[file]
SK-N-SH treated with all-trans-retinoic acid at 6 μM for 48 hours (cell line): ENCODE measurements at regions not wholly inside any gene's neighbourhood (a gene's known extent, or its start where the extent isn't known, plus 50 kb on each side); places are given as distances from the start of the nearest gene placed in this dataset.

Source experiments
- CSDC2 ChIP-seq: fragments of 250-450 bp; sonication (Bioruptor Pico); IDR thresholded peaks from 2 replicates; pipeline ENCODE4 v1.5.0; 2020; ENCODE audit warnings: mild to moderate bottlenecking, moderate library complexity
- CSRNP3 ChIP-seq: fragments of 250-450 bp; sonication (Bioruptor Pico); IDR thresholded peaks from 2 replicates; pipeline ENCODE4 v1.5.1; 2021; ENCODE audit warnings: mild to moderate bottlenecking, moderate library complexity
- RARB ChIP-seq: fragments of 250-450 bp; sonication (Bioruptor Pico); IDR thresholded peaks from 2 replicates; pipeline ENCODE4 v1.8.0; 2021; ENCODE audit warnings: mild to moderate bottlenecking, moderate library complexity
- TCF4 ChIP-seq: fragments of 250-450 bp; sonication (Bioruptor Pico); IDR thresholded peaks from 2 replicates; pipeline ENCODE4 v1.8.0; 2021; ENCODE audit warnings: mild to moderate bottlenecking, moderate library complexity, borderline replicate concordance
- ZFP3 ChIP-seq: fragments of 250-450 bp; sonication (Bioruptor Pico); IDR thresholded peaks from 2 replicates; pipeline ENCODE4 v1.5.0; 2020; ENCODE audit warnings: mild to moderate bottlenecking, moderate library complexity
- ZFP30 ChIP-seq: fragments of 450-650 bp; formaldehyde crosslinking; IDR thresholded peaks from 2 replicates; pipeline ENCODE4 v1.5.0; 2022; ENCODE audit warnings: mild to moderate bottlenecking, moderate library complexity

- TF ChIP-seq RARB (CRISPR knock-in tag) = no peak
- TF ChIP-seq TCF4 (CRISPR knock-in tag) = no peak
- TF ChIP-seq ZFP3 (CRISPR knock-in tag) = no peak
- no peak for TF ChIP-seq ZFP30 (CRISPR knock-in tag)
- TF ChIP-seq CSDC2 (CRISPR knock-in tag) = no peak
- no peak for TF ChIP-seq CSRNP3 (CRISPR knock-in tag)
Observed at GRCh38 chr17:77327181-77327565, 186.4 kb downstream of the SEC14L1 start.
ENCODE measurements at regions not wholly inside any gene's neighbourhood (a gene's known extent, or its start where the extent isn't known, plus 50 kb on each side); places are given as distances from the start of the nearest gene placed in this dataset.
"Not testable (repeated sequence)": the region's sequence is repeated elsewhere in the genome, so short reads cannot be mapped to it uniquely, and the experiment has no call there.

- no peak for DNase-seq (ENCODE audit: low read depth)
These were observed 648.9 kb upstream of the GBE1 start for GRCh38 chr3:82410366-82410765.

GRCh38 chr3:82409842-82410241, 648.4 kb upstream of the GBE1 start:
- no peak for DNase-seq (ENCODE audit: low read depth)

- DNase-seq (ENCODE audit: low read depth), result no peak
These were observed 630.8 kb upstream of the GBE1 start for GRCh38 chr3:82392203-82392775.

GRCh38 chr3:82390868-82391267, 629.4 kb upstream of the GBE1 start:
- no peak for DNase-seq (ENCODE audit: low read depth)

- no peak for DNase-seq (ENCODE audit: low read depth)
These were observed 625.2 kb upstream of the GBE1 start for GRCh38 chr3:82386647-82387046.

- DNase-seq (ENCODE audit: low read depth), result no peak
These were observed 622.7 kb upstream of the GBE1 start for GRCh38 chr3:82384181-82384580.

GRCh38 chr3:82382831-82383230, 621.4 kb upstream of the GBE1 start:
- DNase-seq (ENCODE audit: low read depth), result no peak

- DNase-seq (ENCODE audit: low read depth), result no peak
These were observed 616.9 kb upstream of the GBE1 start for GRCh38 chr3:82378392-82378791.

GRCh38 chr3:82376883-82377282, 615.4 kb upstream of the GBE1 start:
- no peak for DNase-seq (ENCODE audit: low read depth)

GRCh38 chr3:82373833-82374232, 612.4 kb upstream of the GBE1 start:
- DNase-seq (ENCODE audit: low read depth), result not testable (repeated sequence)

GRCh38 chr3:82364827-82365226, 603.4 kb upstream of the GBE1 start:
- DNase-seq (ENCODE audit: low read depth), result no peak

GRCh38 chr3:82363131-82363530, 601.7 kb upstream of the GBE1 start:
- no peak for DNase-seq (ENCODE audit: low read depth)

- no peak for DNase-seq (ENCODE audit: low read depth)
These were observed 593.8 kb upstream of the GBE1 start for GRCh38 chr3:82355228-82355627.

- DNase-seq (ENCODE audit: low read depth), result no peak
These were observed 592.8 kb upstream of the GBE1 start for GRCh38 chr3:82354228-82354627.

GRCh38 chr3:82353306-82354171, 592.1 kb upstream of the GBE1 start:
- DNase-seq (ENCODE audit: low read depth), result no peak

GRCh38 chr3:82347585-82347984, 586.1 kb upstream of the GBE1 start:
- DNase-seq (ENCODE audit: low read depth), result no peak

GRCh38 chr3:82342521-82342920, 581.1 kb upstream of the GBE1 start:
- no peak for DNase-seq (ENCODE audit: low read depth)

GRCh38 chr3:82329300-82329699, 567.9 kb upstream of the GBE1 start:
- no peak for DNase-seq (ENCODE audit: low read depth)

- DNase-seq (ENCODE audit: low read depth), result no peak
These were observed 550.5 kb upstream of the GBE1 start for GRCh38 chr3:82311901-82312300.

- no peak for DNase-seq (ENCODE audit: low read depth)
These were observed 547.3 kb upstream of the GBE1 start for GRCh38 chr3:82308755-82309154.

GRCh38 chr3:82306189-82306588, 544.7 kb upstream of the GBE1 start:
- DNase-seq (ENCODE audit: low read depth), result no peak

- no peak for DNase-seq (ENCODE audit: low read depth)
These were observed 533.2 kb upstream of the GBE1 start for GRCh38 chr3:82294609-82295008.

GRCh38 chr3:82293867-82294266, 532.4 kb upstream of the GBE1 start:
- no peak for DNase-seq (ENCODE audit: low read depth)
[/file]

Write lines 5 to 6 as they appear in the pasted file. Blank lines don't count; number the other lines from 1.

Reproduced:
- RARB ChIP-seq: fragments of 250-450 bp; sonication (Bioruptor Pico); IDR thresholded peaks from 2 replicates; pipeline ENCODE4 v1.8.0; 2021; ENCODE audit warnings: mild to moderate bottlenecking, moderate library complexity
- TCF4 ChIP-seq: fragments of 250-450 bp; sonication (Bioruptor Pico); IDR thresholded peaks from 2 replicates; pipeline ENCODE4 v1.8.0; 2021; ENCODE audit warnings: mild to moderate bottlenecking, moderate library complexity, borderline replicate concordance